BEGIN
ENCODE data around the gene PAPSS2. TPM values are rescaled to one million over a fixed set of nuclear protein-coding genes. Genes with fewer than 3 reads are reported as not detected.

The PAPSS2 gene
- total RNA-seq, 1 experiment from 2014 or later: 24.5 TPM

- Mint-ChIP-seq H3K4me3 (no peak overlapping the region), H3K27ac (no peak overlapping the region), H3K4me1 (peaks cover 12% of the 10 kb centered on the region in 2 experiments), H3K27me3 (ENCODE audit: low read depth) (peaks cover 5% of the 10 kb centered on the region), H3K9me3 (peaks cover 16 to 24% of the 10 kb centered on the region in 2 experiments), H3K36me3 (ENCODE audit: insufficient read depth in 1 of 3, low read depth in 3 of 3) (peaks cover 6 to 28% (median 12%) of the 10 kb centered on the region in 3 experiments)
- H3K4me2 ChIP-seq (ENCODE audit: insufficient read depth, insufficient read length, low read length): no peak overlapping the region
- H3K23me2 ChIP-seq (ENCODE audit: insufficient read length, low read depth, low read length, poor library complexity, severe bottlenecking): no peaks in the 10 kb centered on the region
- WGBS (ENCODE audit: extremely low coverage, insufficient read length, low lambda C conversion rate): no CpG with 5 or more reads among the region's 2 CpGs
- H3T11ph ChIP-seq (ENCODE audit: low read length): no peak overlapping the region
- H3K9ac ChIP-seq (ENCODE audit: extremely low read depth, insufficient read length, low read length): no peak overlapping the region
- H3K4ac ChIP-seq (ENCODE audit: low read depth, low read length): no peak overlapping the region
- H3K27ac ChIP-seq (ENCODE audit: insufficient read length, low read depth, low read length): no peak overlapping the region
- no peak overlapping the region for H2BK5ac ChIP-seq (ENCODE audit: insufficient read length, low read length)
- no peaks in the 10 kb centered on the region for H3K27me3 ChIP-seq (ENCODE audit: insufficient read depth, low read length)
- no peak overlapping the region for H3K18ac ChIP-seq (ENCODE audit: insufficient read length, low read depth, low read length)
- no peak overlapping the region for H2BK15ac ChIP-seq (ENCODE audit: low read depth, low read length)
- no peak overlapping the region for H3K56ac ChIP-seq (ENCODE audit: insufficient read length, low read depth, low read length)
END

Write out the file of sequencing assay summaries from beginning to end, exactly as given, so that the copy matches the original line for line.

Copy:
ENCODE data around the gene PAPSS2. TPM values are rescaled to one million over a fixed set of nuclear protein-coding genes. Genes with fewer than 3 reads are reported as not detected.

The PAPSS2 gene
- total RNA-seq, 1 experiment from 2014 or later: 24.5 TPM

- Mint-ChIP-seq H3K4me3 (no peak overlapping the region), H3K27ac (no peak overlapping the region), H3K4me1 (peaks cover 12% of the 10 kb centered on the region in 2 experiments), H3K27me3 (ENCODE audit: low read depth) (peaks cover 5% of the 10 kb centered on the region), H3K9me3 (peaks cover 16 to 24% of the 10 kb centered on the region in 2 experiments), H3K36me3 (ENCODE audit: insufficient read depth in 1 of 3, low read depth in 3 of 3) (peaks cover 6 to 28% (median 12%) of the 10 kb centered on the region in 3 experiments)
- H3K4me2 ChIP-seq (ENCODE audit: insufficient read depth, insufficient read length, low read length): no peak overlapping the region
- H3K23me2 ChIP-seq (ENCODE audit: insufficient read length, low read depth, low read length, poor library complexity, severe bottlenecking): no peaks in the 10 kb centered on the region
- WGBS (ENCODE audit: extremely low coverage, insufficient read length, low lambda C conversion rate): no CpG with 5 or more reads among the region's 2 CpGs
- H3T11ph ChIP-seq (ENCODE audit: low read length): no peak overlapping the region
- H3K9ac ChIP-seq (ENCODE audit: extremely low read depth, insufficient read length, low read length): no peak overlapping the region
- H3K4ac ChIP-seq (ENCODE audit: low read depth, low read length): no peak overlapping the region
- H3K27ac ChIP-seq (ENCODE audit: insufficient read length, low read depth, low read length): no peak overlapping the region
- no peak overlapping the region for H2BK5ac ChIP-seq (ENCODE audit: insufficient read length, low read length)
- no peaks in the 10 kb centered on the region for H3K27me3 ChIP-seq (ENCODE audit: insufficient read depth, low read length)
- no peak overlapping the region for H3K18ac ChIP-seq (ENCODE audit: insufficient read length, low read depth, low read length)
- no peak overlapping the region for H2BK15ac ChIP-seq (ENCODE audit: low read depth, low read length)
- no peak overlapping the region for H3K56ac ChIP-seq (ENCODE audit: insufficient read length, low read depth, low read length)